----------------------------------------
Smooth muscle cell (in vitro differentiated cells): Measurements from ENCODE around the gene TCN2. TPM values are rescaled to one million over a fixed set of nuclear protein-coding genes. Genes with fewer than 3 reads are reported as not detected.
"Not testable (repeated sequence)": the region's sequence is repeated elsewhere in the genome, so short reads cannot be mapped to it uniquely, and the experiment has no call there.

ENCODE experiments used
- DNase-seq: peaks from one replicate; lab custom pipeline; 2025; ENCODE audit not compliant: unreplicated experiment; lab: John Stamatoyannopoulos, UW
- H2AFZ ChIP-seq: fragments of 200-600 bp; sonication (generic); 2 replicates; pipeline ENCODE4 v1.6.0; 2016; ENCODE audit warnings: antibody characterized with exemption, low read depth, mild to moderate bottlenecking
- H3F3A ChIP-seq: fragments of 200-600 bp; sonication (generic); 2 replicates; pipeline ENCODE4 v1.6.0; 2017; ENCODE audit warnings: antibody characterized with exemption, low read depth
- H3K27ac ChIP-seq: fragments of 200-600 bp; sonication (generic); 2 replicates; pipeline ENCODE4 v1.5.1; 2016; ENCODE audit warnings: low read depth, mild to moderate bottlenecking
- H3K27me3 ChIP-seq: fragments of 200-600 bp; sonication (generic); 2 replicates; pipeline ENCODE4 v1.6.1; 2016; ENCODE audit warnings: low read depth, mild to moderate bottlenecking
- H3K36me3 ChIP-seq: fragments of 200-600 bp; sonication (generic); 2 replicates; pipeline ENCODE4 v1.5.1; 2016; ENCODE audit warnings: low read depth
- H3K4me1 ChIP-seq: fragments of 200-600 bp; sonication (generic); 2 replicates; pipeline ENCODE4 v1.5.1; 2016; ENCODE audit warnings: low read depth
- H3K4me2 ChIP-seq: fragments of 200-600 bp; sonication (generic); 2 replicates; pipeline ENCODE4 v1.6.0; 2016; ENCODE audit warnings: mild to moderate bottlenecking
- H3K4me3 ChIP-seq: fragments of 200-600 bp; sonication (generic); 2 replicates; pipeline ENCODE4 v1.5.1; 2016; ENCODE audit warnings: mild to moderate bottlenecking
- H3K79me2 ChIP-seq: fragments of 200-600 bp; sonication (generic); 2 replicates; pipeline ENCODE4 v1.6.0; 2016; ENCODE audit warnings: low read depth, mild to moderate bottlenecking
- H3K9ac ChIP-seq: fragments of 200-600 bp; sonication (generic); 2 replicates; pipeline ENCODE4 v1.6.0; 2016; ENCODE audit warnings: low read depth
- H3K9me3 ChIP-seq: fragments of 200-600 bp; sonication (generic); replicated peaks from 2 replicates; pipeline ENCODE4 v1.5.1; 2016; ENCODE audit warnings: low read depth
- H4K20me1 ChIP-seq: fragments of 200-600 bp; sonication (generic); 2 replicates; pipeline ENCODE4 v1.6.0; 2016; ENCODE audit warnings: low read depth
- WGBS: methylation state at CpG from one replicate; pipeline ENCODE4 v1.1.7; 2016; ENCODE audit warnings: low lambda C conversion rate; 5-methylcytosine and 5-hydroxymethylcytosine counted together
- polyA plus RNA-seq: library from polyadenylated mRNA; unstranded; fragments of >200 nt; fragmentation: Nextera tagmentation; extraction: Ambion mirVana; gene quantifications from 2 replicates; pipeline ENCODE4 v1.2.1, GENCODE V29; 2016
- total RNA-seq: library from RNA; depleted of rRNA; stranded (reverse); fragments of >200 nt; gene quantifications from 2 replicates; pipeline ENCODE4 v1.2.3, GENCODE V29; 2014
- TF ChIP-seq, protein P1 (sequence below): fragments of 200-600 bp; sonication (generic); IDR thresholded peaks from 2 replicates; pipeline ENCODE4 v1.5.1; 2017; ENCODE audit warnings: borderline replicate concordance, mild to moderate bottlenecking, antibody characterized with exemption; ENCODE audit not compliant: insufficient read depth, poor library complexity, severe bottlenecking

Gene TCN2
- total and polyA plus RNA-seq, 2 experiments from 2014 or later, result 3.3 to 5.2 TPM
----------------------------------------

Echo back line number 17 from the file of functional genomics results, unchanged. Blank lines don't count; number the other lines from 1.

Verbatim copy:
- WGBS: methylation state at CpG from one replicate; pipeline ENCODE4 v1.1.7; 2016; ENCODE audit warnings: low lambda C conversion rate; 5-methylcytosine and 5-hydroxymethylcytosine counted together